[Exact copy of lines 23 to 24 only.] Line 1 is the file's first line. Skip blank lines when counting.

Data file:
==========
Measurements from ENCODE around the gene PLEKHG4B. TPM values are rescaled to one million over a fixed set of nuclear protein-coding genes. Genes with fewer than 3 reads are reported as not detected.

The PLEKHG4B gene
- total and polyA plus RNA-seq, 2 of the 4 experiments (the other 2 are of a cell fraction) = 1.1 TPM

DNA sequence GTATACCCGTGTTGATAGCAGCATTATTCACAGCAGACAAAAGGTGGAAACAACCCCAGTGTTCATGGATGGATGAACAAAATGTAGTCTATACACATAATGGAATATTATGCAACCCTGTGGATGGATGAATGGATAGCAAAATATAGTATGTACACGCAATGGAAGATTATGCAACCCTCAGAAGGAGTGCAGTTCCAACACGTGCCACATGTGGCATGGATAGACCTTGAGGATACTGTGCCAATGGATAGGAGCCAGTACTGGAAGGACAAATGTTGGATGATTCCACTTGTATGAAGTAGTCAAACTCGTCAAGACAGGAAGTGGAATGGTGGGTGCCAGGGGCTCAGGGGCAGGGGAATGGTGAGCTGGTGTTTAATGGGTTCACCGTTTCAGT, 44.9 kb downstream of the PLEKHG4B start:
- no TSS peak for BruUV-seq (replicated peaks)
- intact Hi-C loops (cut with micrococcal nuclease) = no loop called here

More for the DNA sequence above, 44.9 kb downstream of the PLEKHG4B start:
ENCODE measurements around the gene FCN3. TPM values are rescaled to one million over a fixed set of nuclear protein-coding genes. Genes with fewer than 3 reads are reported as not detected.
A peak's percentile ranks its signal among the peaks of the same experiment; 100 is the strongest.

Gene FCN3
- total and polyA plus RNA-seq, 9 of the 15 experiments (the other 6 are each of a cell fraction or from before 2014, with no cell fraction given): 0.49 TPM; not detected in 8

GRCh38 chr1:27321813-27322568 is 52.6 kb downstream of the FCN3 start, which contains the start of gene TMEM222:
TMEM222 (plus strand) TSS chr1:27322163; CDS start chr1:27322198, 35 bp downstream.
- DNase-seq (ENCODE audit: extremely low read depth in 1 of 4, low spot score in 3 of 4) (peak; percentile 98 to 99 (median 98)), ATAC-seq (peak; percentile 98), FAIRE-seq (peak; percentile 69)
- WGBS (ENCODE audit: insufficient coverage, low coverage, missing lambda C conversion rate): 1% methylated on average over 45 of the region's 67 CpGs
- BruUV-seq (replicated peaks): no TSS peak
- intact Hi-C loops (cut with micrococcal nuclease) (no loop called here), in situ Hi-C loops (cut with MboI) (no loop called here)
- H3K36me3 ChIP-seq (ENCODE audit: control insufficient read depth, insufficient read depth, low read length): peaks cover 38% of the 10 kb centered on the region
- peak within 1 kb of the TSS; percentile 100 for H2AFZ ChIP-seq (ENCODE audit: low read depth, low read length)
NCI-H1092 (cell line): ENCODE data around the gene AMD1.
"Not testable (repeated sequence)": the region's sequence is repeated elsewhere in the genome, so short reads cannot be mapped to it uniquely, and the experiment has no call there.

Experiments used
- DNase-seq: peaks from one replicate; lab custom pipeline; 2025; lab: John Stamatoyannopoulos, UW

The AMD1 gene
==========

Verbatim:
- DNase-seq: peaks from one replicate; lab custom pipeline; 2025; lab: John Stamatoyannopoulos, UW

The AMD1 gene